Back in the 1990s, researchers developed a construct related to the heightened sensitivity that some individuals feel around the experience of being rejected. Downey, Bonica, and Rincon (1998) described adolescents who suffer from this condition as feeling the following three emotional responses:
- Defensively expecting to be rejected.
- A tendency to perceive others’ behaviors as rejection.
- Experiencing intense negative reactions to romantic rejection.
The authors were specifically exploring the experience of adolescents and noted that a youth’s background and life circumstances can play a significant role in the development of this unique sensitivity as well as how they handle its eruption.
As is the case in a host of dysfunctions that arise during youth, early unhealthy family situations are a likely contributor to hypersensitivity to rejection. If your early caregivers failed to respond positively to your bids for acceptance and affection, it makes sense that you’d grow up assuming rejection was the likely response to your efforts to establish a relationship.
This tendency may also show up as a lack of self-confidence, which plagues more people than the highly self-confident might believe. Women tend to be “allowed” to lack self-confidence or suffer from “low self-esteem” in our culture, whereas men are expected to be strong, confident, and sure of themselves in any situation. The socially insecure may present themselves so poorly – due to their own self-doubt – that their expectations of rejection shape the reality they create. Even today, when new cultural messaging encourages sensitivity in men, it seems that the sensitivity must be projected and enacted from within an armored suit of strength and power. Not an easy task for those who do not naturally wear the mask of male potency and virility.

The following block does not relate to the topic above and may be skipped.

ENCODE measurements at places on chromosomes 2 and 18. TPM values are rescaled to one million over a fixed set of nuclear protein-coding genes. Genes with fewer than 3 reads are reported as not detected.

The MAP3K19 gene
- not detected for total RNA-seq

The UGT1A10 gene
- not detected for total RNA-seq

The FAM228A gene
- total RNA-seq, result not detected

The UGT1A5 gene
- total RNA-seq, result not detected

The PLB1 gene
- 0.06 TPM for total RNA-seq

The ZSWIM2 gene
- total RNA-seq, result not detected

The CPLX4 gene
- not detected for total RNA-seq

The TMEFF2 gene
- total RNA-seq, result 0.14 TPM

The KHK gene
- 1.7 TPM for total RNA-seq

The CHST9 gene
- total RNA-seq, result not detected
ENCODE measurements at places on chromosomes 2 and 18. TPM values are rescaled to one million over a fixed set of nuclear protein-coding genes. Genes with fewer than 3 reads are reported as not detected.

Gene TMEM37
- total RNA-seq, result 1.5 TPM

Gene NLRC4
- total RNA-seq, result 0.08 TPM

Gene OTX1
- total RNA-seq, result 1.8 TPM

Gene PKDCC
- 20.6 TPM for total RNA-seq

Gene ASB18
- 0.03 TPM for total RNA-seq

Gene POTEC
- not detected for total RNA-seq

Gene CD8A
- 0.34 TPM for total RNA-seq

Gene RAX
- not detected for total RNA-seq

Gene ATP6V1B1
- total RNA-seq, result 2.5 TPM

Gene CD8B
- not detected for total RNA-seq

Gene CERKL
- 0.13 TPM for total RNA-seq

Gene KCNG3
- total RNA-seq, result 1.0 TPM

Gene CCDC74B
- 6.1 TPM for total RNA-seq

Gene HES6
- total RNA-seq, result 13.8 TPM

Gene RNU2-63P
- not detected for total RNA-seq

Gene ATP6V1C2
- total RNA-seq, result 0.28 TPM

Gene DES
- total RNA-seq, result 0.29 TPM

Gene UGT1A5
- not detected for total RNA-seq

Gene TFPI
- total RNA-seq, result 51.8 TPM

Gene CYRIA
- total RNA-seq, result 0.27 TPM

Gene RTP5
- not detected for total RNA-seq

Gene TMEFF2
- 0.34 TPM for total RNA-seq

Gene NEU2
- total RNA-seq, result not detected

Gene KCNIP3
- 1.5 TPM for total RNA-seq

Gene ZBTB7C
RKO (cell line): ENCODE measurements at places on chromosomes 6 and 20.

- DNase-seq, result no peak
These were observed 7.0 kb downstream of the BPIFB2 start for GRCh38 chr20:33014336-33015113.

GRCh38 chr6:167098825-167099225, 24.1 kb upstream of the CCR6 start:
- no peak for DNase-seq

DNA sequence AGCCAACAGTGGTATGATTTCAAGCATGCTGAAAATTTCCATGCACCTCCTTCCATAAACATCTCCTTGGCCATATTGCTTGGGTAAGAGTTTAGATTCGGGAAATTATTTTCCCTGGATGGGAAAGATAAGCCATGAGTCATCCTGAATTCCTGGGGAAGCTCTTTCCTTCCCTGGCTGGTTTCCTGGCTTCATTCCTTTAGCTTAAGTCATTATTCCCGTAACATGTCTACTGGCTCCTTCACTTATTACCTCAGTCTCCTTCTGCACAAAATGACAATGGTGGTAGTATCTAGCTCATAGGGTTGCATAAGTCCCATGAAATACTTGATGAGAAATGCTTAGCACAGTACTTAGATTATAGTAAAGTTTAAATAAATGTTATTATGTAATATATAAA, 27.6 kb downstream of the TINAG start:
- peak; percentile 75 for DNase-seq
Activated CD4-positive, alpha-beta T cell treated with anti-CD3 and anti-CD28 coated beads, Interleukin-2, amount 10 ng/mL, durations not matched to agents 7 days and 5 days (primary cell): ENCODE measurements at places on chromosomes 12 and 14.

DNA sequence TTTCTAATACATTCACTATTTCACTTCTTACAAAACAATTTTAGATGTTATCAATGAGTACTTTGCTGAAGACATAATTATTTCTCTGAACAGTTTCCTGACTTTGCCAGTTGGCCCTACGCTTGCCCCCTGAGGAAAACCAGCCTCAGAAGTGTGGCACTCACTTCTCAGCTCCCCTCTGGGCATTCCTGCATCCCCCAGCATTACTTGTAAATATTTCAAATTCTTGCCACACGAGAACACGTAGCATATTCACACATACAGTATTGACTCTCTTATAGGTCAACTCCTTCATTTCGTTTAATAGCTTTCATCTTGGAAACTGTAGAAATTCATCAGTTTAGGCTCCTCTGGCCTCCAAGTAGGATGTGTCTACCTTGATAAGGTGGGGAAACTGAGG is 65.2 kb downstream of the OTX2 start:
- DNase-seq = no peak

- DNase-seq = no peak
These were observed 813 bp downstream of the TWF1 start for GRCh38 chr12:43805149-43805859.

Yet “rejection hypersensitive” males experience something more intense than just a lack of self-confidence in romantic pursuits. They don’t bring even a hint of optimism that a potential partner’s equivocal response to their romantic interest could lead to a possible future acceptance; they interpret anything beyond a resounding “yes” to mean a flat-out rejection. No one is advocating that anyone should be encouraged to keep pushing for a "yes" when a "no" has been given; rejection-sensitive individuals, though, assume that any attempt at connection will be met with rejection.
When you’re expecting to be rejected, it can be logical to make faulty assumptions about others’ behaviors even if an intended relationship partner is communicating “hang on,” not “get lost.” We do learn what we live and if we’re left adrift by our families of origin, then we may tend to assume that the world is an inhospitable place fraught with rejection and hostility. Some of us may have had devoted and loving caregivers, yet a pessimistic temperament might lead us to assume rejection where reflection or time to consider is the response we are receiving from a potential partner. This is where the line between “normal” and "abnormal" reactions is drawn.
If your Response to Rejection Isolates You Further, You May Have a Problem
Lastly, the degree to which a person responds to rejection is a strong indicator of whether they have a problem or not. Humans are undeniably highly social creatures – just like dogs are pack animals who need their fellow pack members, humans need to feel a sense of belonging and acceptance by people that matter to them. However, if your reaction to rejection is behavior that is likely to garner even stronger or more widespread rejection, that’s a sign of hypersensitivity to rejection.
Rejection Reactions: Gender Might Matter